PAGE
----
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A month ago, I felt that I was in good health, even robust health. At 81, I still swim a mile a day. But my luck has run out — a few weeks ago I learned that I have multiple metastases in the liver. Nine years ago it was discovered that I had a rare tumor of the eye, an ocular melanoma. Although the radiation and lasering to remove the tumor ultimately left me blind in that eye, only in very rare cases do such tumors metastasize. I am among the unlucky 2 percent.

I feel grateful that I have been granted nine years of good health and productivity since the original diagnosis, but now I am face to face with dying. The cancer occupies a third of my liver, and though its advance may be slowed, this particular sort of cancer cannot be halted.

February 24, 2015

FDA OKs Faster, Simpler Access to Unproven Drugs for Terminally Inn Patients

Earlier this month, Dr. Peter Lurie – the Food and Drug Administration’s associate commissioner for public health safety and analysis – announced a much simpler and faster process for doctors to get unapproved, experimental drugs for their patients who have serious or life-threatening diseases and no other alternative.

While a 60-day interval for comments must pass before the revolutionary process officially becomes effective, Lurie made it clear the FDA will allow doctors to submit requests according with the new policy now.

In the past, doctors needed about 100 hours to assemble applications for experimental drugs for a qualifying patients. They were required to supply 26 different kinds of information and seven separate attachments.

Now, the process will take less than one hour, requiring doctors to give only eight pieces of information, with only one attachment. They must provide the reason they want to use the experimental drug, along with the patient’s clinical history. 

In sharp contrast to a gridlocked Congress mired in partisan politics, the FDA slices away layers of red tape for sick and dying patients who have no other options. It seems a triumph of good sense, offering hope for terminally-ill people.

Conditions Still Apply
The process, while much simpler, still carries certain requirements:
  • There must be no other product that can diagnose, monitor, or treat the patient’s condition,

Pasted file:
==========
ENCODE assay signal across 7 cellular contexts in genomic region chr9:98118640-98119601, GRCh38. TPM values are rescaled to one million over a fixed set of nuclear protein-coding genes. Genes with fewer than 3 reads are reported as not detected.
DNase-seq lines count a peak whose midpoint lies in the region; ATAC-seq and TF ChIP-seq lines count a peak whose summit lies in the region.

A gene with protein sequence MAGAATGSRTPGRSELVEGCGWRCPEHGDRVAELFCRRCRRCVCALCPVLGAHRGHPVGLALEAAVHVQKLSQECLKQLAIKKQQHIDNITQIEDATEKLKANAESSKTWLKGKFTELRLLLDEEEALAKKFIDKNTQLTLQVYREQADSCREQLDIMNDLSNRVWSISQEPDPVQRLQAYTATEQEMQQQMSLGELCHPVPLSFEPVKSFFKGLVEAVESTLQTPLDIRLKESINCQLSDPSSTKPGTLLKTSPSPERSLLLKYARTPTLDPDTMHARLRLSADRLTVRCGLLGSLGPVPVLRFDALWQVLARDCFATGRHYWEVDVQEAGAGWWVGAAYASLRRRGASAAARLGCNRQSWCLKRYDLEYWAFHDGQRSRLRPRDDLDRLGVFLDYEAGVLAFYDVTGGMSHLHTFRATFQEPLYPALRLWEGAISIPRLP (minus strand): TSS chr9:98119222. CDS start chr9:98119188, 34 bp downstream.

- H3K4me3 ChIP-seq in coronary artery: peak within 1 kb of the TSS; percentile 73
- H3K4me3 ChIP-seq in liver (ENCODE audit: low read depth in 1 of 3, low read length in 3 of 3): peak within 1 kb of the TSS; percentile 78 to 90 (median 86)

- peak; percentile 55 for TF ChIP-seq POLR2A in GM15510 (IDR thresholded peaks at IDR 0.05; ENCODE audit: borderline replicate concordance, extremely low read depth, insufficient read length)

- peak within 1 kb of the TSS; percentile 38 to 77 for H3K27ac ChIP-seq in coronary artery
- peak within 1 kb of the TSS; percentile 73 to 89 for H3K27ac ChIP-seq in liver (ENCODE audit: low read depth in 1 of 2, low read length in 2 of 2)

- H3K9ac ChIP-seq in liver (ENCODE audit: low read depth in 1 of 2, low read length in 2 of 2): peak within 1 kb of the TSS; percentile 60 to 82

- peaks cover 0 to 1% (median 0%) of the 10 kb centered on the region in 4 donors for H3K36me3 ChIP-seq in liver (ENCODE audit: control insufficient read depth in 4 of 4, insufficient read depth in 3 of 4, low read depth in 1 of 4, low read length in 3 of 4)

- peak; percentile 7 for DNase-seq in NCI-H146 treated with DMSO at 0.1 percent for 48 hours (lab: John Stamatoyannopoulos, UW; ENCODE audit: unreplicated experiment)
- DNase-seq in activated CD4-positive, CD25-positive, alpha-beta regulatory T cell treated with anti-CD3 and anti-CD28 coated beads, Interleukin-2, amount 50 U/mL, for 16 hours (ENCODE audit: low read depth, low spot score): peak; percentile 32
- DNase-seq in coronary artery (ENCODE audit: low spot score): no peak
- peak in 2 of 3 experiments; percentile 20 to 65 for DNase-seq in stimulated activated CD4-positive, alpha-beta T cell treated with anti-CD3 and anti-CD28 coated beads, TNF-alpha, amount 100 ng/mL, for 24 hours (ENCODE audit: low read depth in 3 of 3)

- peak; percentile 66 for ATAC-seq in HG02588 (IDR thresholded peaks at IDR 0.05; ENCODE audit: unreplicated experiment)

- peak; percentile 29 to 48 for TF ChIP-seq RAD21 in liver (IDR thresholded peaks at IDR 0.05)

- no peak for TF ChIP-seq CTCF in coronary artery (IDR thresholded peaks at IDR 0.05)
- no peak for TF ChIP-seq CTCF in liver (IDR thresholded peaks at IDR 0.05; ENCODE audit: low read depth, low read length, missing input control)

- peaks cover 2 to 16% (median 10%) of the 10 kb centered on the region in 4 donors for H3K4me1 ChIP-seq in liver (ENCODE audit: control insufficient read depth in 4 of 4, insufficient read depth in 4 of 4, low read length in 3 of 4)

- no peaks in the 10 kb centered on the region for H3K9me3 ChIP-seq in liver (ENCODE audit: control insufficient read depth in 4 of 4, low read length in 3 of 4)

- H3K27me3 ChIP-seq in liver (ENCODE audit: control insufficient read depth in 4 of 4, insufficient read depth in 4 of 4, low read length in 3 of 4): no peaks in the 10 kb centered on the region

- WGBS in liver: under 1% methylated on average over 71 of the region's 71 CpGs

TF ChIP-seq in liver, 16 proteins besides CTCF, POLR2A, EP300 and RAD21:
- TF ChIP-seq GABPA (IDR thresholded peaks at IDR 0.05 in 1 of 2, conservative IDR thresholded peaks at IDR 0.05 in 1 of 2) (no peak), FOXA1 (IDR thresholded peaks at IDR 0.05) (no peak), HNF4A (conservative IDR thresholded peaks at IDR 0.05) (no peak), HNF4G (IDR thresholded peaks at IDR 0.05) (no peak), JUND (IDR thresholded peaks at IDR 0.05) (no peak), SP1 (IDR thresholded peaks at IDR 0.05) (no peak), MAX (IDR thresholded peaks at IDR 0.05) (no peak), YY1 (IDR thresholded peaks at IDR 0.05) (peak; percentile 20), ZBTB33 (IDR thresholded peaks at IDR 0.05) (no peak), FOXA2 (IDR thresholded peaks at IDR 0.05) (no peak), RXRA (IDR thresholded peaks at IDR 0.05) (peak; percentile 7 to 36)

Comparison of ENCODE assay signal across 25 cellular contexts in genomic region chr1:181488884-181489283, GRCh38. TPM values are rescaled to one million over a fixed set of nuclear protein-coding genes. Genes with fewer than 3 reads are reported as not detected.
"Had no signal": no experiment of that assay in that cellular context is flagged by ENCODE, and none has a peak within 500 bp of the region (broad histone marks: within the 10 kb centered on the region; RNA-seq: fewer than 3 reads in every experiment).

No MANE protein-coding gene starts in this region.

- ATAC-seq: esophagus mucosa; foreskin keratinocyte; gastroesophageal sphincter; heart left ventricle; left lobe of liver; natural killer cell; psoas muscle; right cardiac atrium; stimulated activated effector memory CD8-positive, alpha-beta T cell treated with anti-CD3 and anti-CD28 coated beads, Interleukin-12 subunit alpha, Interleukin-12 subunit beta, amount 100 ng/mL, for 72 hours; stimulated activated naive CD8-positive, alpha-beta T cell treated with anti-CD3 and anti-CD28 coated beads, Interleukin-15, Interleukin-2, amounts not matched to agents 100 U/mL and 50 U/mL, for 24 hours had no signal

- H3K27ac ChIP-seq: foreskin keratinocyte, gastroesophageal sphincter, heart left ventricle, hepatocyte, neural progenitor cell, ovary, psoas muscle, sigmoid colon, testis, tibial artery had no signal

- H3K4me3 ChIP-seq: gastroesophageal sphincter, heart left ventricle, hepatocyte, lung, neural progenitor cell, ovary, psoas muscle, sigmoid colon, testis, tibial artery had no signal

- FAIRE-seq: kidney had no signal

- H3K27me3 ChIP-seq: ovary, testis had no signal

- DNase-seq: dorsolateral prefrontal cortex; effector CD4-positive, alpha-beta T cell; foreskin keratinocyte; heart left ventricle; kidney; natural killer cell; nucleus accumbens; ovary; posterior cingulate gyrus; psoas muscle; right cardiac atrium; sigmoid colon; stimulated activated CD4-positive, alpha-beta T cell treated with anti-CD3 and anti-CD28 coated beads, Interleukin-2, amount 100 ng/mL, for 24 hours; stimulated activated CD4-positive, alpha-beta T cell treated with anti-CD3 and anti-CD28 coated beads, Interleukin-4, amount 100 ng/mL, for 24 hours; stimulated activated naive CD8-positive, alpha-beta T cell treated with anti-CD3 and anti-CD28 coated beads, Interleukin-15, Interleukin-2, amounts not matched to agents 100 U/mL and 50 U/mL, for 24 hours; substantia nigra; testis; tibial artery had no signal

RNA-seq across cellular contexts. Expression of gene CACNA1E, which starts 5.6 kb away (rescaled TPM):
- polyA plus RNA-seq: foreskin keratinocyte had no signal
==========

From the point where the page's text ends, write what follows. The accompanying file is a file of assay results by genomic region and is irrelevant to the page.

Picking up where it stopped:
• The patient may not be already involved in some clinical study testing the requested drug,
  • Doctors must show that the risk of using the unapproved drug doesn’t exceed the risk posed by the disease it is designed to treat,
  • Doctors must guarantee that the drug’s manufacturer is willing to provide it.

Even when all conditions are met, the FDA can’t force a manufacturer to supply the requested drug. It simply provides guidance on how to do it.

February 23, 2015

Oil-Burning Furnace Safety

My friend JoAnne sent me an email last week that seemed an important heads-ups for anyone whose heat comes from an oil-burning furnace. I suspect this alert applies for many readers during this continuing cold weather.

Thanks, JoAnne, for the important warning.

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Hi John,

Just thought I’d share with you a close call I had this past week.

I lost my sense of smell many years ago. When I owned my own home I made sure the gas furnace had regular maintenance checks and installed smoke and carbon monoxide detectors on each floor. As my PD progressed I could no longer afford my home and ended up renting an older home with an oil furnace.

In the last month I’ve woken up to find the house was quite cold and that the furnace had quit some time through the night. I’d press the red restart button and it would run again. Last week I had some misgivings at having to do this for the 5th time. I hated the idea of bugging the landlord, but I asked to have a repair person check it out.